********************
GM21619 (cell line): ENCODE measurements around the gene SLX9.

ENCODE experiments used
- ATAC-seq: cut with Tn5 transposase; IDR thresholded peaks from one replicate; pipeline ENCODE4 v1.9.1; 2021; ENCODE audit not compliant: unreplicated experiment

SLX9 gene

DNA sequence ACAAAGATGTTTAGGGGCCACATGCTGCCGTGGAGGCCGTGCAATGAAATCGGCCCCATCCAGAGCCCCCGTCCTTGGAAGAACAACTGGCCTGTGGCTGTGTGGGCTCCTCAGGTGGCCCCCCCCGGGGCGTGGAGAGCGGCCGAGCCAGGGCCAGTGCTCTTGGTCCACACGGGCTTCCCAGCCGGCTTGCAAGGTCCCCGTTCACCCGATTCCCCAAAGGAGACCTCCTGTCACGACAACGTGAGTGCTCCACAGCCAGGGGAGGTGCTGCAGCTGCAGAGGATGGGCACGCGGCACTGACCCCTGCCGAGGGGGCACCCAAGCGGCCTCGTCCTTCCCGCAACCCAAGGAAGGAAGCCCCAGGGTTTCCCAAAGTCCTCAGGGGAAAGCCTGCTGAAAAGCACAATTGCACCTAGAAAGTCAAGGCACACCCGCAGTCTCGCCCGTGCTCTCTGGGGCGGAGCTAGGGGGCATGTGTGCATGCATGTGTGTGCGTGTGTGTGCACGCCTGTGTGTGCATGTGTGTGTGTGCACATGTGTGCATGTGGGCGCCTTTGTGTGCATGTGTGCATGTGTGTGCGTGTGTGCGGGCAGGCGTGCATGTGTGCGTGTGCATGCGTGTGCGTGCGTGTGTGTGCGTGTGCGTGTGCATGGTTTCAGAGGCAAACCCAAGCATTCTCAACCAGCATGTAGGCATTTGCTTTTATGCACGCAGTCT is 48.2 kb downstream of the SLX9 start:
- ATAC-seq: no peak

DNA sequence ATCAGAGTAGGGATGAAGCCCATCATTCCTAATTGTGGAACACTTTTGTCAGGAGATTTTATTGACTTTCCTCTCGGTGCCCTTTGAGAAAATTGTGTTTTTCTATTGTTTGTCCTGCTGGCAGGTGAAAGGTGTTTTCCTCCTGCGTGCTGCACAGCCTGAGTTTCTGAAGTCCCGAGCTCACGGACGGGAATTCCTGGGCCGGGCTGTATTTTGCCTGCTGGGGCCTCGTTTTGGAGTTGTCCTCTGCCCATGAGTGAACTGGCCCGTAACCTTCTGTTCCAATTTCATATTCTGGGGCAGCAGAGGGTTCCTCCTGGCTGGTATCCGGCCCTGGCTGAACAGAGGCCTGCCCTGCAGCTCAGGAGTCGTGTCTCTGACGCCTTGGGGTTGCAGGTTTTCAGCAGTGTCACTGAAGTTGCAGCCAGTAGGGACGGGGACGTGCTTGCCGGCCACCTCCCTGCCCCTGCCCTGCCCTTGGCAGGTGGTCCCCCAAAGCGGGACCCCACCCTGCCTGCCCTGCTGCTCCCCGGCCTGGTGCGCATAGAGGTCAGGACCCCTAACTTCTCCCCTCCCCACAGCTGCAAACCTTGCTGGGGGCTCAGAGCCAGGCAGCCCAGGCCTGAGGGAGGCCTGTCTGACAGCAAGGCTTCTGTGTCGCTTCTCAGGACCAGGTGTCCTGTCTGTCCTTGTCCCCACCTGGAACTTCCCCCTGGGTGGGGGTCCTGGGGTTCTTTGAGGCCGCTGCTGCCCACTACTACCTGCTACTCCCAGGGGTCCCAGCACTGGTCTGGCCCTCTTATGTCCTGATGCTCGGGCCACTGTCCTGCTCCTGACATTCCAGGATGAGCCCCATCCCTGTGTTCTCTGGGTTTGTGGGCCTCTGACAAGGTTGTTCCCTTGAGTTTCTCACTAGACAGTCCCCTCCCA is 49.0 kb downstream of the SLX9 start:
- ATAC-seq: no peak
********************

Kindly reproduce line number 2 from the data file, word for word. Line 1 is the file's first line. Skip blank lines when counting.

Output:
ENCODE experiments used